9:45pm: Everyone loaded up and headed to the FAC (Folk Arts Center).

Pulling into the FAC, there was a small group already in the parking lot. The FAC was the halfway point. It was where everyone parked their cars with supplies for the second half of the run. We all gathered around for a quick briefing. Adam passed out some emergency contact information... which was basically a list of numbers you could call/text and someone (if awake) would come and pick you up if you needed to bail earlier than the FAC. After the briefing we all piled into cars that were designated to shuttle us to Mt. Pisgah. (HUGE HUGE HUGE thank you to all the volunteers that shuttled runners up to Pisgah!!). After a winding drive down the Blue Ridge Parkway, we  made it to the Mt. Pisgah parking lot. Of course the race starts on the summit, so with headlamps shining, we stomped 1.5 miles up to the summit.

12am - Adam says a few words... and it begins.

There's really not much to report for the first few hours. It was a lot of technical, descending single track, where you passed by some creepy tunnels with graffiti. At one point we found ourselves wandering aimlessly on top of a mountain in fog thick enough where you could hardly see your hand in front of you, just praying for white blaze. After thoughts of being brutally murdered by the crazed psychopath killer that we thought was stalking us... we found a white blaze and descended out of the fog.

Sleepy Gap...  the sign sayeth "Sleepth not at Sleepy Gap"...(we won't go into detail why you shouldn't sleep at Sleepy Gap... but I'm sure you're smart enough to figure it out). Do you know what it's like to be completely sleep deprived in the foggy NC mountains... and stumble upon a white horse head? Gives you a little bit of a heart attack. But of course... what else do you do at 3am, but ride the stick horse? Crazy? Damn right.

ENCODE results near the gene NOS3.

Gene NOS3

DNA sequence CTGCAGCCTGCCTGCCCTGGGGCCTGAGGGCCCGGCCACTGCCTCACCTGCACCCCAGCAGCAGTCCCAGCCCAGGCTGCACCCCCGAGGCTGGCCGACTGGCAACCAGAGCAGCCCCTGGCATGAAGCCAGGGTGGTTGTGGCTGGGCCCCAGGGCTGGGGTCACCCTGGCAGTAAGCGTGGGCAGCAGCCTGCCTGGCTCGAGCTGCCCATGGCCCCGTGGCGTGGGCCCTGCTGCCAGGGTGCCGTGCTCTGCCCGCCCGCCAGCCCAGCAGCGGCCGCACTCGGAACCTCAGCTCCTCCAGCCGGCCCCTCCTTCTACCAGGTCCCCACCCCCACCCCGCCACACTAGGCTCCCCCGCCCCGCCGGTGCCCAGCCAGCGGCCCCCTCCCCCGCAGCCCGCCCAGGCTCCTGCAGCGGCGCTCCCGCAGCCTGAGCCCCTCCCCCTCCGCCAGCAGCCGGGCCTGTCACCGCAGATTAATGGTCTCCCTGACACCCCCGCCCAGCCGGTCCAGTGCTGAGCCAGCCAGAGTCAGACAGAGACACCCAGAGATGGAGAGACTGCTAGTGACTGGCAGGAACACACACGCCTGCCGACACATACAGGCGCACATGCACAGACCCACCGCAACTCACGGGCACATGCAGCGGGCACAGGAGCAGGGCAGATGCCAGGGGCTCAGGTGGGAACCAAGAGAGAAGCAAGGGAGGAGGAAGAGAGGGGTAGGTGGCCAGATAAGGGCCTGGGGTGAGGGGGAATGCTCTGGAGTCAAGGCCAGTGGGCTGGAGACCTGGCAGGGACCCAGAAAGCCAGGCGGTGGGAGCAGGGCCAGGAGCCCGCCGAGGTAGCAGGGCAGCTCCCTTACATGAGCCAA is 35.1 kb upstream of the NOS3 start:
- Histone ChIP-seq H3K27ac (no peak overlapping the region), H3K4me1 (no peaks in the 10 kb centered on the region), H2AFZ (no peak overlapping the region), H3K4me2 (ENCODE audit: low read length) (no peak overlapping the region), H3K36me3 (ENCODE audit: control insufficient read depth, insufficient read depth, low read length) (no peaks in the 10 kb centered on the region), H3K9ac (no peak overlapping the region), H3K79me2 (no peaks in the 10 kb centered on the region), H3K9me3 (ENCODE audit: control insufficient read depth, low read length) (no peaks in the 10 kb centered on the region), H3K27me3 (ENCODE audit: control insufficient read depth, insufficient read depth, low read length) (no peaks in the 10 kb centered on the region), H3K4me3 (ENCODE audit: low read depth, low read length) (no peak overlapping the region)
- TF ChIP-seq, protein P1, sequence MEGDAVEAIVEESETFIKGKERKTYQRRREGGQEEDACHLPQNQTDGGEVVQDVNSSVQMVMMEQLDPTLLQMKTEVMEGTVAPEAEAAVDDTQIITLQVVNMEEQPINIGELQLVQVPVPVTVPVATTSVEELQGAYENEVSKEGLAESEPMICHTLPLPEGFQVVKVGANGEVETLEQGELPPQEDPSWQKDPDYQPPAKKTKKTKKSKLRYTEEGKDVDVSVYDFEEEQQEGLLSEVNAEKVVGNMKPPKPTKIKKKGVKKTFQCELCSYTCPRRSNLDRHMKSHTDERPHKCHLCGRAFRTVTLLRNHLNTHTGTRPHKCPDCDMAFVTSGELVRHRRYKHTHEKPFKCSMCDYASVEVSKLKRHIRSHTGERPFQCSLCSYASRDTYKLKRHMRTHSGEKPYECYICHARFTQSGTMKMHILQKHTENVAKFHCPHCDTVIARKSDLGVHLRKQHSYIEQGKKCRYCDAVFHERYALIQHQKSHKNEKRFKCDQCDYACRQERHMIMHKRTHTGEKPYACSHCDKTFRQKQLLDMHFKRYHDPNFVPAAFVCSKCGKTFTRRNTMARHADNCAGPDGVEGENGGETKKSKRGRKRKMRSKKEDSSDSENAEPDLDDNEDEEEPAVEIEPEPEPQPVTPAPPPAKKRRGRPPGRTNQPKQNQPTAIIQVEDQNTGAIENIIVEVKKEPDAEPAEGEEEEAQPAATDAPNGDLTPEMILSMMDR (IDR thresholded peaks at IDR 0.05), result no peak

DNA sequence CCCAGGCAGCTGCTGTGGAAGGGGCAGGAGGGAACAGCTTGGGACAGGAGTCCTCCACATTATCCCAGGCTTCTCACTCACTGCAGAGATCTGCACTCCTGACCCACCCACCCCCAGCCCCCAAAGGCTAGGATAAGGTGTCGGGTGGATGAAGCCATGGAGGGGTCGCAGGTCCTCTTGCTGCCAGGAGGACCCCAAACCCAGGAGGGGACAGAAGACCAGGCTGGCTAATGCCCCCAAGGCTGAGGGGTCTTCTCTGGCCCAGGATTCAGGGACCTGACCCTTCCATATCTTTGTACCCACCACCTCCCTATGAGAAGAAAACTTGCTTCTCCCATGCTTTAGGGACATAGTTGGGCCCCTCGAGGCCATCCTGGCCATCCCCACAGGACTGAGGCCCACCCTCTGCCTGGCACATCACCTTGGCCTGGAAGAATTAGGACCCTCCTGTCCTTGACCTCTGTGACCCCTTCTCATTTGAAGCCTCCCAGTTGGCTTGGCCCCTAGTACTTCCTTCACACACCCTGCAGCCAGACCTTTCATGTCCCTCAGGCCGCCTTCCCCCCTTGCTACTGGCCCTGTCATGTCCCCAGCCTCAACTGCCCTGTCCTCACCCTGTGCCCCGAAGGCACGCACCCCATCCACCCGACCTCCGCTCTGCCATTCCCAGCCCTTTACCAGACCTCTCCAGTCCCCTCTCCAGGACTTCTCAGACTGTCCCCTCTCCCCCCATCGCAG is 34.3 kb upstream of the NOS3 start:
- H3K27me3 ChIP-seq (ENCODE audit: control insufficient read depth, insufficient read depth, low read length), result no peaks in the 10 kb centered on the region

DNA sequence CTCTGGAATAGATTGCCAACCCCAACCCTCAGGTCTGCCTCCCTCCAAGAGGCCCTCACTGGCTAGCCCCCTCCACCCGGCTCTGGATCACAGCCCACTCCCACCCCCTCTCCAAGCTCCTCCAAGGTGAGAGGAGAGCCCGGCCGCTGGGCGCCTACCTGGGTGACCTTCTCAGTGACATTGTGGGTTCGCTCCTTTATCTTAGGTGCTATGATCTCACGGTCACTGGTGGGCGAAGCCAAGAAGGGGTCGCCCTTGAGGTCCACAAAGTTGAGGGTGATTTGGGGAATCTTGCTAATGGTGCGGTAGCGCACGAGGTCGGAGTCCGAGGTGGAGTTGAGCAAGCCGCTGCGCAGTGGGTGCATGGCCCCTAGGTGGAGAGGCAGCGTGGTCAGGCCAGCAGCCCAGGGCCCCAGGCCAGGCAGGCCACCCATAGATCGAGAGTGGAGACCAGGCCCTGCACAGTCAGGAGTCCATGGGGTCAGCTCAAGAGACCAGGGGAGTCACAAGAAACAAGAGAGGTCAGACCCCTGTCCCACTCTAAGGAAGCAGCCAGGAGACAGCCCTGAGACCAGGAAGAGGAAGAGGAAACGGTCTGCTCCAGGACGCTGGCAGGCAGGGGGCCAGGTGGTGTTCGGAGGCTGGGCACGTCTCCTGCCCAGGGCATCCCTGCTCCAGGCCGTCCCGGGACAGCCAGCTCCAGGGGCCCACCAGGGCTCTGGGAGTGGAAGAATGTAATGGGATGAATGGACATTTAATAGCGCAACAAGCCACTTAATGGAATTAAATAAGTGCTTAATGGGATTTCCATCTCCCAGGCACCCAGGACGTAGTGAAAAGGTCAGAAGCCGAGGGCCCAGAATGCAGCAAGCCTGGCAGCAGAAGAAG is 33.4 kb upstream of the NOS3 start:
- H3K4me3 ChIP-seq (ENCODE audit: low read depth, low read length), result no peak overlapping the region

I can't recall exactly when Erin rolled her ankle... I believe it was sometime between Sleepy Gap (mile 14) and the French Broad River (mile 20). It was bound to happen to one of us throughout the night. I slipped and rolled ankles throughout the night, but hers was bad. We continued over the French Broad River bridge and headed back into the dark forest. Again, things get fuzzy because it's not a race where aid station volunteers can give you updates and to be honest... I've only ran about 4 miles of the trails out there, so it was all new to me. We continued through the night.

A hint of light does wonders to your spirit. After being in the dark for the past 7hrs or so, the sun was finally coming up. We were closing in on the FAC. A mile or so before the FAC, we crossed over some train tracks and then hopped a fence and continued through a cow pasture that ran under the Parkway.

We came into the FAC around 8-830ish? Not really 100% on that one either. After going through some scenarios the last few miles leading up to the FAC, Erin decided to drop. Her ankle was giving her trouble and was making her overcompensate with other areas and her form wasn't where it should be. If she kept it up for another 33 miles, she would have injured herself further. It was the right decision. Like I said... it's no race. You can't just roll into another an aid station and drop. That is just not an option in Pitchell and honestly, if you wanted to bail after the FAC... it almost means hitchhiking back. So Erin decided to crew me for the rest of the run. I changed socks, devoured a 6in Philly Cheesesteak, and headed back for round 2.